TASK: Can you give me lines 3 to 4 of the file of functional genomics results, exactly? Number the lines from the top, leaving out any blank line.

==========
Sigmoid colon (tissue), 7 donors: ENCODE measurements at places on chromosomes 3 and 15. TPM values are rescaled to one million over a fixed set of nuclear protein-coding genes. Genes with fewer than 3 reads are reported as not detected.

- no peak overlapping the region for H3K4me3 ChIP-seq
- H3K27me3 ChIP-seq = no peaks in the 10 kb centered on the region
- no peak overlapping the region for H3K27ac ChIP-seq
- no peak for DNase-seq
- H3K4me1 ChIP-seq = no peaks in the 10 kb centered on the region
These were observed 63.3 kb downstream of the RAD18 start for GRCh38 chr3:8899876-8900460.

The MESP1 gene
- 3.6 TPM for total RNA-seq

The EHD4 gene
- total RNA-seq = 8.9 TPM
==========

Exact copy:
- H3K27me3 ChIP-seq = no peaks in the 10 kb centered on the region
- no peak overlapping the region for H3K27ac ChIP-seq